Personally guaranteeing repayment of a company's debts should not be undertaken lightly or without professional advice as it effectively removes you from the shelter of the corporate veil. In a case on point, a prominent businessman who entered into such a guarantee ended up bankrupt under the weight of a debt totalling almost £140 million.

The businessman guaranteed the debts of a company against which an international arbitration award was subsequently made. A money judgment was entered against him after the successful party in the arbitration – the creditor– launched proceedings to enforce his guarantee. The creditor later served the businessman with a statutory demand requiring payment of £139,786,656 plus interest, which was continuing to accrue. After the demand remained unsatisfied, the creditor petitioned for his bankruptcy.

The businessman argued that the petition w  as so littered with errors that it should, at the very least, be amended, re-verified and re-served. He submitted that the creditor was precluded from enforcing the debt by the terms of a settlement agreement and that the proceedings should in any event be stayed pending the creditor's payment of a much smaller sum that it owed to him. The High Court, however, rejected all those grounds of opposition.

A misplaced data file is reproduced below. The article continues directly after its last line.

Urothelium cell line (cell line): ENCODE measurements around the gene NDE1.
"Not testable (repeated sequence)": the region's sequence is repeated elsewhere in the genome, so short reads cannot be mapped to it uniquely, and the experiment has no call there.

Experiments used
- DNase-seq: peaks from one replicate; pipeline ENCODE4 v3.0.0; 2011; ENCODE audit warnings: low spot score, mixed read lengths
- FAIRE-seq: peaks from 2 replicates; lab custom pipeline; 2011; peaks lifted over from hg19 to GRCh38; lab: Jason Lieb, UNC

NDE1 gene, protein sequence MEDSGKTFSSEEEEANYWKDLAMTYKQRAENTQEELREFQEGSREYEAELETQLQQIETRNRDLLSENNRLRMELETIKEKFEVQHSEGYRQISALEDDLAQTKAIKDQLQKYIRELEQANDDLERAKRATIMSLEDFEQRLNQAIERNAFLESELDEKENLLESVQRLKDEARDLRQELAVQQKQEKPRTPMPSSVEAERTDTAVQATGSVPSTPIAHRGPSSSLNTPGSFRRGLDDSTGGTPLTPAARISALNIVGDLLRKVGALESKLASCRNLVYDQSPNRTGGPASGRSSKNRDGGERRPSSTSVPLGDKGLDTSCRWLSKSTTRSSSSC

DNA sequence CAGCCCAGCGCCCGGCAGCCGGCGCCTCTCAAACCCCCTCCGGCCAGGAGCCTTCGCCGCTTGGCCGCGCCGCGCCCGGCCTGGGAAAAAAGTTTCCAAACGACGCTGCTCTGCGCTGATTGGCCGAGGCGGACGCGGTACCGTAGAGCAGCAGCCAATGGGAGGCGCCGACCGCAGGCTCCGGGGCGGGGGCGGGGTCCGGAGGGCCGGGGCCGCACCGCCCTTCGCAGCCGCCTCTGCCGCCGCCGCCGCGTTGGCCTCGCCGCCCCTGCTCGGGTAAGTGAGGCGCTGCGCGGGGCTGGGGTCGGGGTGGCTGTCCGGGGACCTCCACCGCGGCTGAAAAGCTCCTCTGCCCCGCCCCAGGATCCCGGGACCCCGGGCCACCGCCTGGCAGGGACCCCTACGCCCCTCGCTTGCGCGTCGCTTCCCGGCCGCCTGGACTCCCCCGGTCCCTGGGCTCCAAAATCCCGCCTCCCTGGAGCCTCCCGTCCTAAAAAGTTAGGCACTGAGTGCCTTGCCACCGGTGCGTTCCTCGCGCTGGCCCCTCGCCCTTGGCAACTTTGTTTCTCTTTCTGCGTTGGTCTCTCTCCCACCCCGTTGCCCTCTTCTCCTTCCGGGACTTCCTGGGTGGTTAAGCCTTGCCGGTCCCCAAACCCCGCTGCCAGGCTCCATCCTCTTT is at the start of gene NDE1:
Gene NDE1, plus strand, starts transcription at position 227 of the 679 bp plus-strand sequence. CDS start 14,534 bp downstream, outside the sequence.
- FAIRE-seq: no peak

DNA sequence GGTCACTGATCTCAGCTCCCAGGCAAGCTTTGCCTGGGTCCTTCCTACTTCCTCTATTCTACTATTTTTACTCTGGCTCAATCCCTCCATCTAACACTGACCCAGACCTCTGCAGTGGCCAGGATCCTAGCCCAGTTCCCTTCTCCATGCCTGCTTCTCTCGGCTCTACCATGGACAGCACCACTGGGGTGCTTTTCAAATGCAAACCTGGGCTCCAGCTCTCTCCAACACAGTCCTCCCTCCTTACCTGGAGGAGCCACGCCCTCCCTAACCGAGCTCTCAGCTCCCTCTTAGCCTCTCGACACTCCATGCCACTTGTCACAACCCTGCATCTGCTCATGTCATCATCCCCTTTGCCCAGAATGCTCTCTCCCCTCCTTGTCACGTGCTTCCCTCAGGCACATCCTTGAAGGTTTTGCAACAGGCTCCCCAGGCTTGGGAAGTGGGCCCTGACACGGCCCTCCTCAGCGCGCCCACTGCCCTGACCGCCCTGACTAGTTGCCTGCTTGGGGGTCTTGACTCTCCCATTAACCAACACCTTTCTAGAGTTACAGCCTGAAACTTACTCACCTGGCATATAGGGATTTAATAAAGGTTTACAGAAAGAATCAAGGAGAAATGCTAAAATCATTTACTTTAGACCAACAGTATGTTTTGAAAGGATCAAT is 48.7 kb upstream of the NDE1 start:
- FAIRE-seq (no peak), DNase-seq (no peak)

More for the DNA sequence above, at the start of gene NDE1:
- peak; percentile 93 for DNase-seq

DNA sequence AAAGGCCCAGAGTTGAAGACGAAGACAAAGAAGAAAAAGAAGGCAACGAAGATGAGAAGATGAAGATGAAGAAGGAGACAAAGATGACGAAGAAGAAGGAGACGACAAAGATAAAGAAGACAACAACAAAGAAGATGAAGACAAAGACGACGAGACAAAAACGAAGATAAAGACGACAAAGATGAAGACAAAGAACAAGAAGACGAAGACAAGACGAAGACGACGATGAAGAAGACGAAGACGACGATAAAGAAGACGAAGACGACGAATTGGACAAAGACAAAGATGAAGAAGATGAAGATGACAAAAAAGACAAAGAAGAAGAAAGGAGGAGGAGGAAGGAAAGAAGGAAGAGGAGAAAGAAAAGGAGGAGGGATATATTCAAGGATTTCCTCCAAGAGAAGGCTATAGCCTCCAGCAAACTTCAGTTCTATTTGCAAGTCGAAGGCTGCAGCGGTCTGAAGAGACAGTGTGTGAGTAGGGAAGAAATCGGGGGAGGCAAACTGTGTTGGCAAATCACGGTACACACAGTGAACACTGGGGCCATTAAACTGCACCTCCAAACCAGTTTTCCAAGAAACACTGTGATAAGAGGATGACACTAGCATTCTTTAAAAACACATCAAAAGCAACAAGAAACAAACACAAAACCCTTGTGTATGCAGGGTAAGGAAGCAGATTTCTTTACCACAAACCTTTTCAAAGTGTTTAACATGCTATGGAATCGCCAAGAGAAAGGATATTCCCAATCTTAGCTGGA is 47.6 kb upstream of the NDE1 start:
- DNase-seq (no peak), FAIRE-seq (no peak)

The Court noted that, even where a petition debt has been clearly established and any grounds of opposition have been dismissed, it retains a discretion not to make a bankruptcy order. In declining to take that course, however, the Court found that the businessman had failed to establish that he had a reasonable prospect of paying the debt in full within a reasonable time. A bankruptcy order was made against him on the handing down of the Court's judgment.

For advice on any aspect of company law, contact Leanne Schneider-Rose or Gemma Parker 0808 166 8827

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